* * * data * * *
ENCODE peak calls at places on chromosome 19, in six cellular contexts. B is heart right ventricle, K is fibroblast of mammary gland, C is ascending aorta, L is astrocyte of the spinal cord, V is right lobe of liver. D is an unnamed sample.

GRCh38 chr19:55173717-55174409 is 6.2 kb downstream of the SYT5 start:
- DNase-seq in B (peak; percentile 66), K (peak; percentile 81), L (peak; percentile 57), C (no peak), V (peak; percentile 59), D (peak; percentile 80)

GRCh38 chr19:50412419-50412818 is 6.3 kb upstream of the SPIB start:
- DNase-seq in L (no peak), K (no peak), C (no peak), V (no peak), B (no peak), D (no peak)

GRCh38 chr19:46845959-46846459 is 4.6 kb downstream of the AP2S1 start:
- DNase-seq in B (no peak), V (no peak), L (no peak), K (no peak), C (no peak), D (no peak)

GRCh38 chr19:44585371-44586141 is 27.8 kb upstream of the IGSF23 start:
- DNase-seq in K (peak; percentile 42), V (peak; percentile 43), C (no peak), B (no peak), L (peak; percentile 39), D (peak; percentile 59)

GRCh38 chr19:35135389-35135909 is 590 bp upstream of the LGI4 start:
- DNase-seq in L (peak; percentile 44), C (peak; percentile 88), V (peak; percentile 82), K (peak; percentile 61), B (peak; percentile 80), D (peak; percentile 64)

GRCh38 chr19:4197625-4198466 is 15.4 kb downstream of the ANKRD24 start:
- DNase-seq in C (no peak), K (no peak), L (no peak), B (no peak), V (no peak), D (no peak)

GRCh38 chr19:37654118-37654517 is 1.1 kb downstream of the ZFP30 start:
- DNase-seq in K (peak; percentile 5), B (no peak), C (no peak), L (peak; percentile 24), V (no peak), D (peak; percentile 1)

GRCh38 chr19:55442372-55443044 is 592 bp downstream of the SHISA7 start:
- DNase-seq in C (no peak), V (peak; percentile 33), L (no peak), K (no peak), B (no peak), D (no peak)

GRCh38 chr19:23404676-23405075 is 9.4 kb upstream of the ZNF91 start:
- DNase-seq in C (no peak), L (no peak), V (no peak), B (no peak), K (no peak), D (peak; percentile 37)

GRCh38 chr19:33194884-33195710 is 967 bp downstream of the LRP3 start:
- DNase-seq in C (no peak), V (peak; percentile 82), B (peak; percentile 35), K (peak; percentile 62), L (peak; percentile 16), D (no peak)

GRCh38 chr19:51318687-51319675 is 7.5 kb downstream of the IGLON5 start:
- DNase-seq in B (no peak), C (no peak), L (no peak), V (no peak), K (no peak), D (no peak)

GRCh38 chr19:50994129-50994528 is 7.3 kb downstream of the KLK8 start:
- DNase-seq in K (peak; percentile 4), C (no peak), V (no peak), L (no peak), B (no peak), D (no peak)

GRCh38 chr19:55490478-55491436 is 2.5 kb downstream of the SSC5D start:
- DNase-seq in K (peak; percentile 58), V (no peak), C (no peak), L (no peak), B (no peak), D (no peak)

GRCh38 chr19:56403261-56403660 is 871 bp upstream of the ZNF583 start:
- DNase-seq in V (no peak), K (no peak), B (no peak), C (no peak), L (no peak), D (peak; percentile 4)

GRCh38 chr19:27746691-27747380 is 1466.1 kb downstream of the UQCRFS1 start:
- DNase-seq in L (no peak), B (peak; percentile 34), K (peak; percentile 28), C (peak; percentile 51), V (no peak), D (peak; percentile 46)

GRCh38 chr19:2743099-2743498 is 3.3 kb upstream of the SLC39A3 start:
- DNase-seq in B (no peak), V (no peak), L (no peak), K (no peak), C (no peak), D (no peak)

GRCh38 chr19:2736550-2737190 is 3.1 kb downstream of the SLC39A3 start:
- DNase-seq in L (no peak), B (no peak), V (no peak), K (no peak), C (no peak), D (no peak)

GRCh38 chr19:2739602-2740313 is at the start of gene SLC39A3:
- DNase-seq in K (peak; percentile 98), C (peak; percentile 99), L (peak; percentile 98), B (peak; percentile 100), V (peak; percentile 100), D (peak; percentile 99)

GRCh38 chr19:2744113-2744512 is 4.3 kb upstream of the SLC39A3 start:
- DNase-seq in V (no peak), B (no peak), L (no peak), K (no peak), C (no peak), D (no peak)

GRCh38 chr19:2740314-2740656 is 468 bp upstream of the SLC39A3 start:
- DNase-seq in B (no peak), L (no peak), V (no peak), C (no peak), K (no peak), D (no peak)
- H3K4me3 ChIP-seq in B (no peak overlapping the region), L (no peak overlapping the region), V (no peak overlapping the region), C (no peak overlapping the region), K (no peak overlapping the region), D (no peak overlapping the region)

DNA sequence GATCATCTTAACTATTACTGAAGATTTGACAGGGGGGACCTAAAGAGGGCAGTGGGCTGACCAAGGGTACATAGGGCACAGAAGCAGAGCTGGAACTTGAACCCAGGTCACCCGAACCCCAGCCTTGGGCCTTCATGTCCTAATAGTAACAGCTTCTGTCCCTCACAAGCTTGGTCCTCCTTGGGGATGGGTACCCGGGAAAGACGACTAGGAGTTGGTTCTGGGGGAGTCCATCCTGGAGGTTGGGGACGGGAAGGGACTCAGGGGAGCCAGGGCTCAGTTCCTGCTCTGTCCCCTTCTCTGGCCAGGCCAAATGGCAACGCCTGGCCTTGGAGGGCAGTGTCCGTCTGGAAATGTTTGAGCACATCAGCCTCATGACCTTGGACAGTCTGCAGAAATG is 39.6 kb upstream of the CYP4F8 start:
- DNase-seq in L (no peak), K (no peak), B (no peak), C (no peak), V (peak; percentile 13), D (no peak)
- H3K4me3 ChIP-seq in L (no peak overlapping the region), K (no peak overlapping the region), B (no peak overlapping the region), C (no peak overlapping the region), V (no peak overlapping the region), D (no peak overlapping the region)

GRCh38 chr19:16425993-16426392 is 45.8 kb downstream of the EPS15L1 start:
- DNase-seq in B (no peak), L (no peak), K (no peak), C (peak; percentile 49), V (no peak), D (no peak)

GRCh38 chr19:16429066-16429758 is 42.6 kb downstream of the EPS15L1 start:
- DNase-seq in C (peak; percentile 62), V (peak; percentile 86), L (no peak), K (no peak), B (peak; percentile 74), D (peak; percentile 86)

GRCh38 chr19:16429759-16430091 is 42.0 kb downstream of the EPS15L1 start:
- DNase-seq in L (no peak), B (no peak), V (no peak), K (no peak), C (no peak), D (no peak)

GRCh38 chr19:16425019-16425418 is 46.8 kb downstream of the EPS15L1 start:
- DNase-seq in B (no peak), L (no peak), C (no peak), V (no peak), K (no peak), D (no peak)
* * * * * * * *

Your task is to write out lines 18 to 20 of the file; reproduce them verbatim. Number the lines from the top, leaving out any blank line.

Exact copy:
GRCh38 chr19:23404676-23405075 is 9.4 kb upstream of the ZNF91 start:
- DNase-seq in C (no peak), L (no peak), V (no peak), B (no peak), K (no peak), D (peak; percentile 37)

GRCh38 chr19:33194884-33195710 is 967 bp downstream of the LRP3 start: